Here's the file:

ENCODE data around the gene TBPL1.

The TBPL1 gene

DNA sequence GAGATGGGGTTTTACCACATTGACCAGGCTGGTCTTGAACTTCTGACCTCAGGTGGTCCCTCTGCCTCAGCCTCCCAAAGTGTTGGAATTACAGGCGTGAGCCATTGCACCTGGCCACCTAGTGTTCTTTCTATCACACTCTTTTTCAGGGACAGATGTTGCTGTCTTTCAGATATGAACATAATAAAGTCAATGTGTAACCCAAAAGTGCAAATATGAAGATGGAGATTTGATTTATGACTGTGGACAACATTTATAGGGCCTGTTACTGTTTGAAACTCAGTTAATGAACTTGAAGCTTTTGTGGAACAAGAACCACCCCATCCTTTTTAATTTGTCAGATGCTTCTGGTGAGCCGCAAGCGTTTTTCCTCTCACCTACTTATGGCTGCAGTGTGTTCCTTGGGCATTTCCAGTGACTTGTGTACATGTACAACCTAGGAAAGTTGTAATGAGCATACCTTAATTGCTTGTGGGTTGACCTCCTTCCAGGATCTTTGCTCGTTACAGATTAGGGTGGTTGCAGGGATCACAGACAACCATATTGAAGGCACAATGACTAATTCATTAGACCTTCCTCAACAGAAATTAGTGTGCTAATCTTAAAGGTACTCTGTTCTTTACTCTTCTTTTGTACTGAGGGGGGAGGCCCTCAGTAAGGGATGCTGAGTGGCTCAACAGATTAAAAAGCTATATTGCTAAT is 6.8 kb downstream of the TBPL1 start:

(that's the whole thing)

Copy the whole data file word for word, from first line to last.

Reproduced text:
ENCODE data around the gene TBPL1.

The TBPL1 gene

DNA sequence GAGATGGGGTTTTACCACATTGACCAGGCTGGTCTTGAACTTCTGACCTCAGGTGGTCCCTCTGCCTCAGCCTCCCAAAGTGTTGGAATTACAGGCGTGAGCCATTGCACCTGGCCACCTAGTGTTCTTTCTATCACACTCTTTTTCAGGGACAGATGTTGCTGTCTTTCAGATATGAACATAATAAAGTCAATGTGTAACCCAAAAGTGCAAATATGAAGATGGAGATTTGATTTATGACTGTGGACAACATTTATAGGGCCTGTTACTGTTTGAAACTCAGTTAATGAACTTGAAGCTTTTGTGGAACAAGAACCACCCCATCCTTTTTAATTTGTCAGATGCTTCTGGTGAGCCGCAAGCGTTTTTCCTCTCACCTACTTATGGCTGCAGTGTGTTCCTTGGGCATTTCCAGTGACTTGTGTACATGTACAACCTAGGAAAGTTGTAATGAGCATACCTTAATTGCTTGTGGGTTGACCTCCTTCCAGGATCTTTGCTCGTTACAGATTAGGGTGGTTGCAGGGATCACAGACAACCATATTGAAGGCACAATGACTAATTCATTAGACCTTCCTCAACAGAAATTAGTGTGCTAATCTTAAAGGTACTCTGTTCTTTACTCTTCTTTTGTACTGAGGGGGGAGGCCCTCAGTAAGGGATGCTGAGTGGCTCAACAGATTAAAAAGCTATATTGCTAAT is 6.8 kb downstream of the TBPL1 start: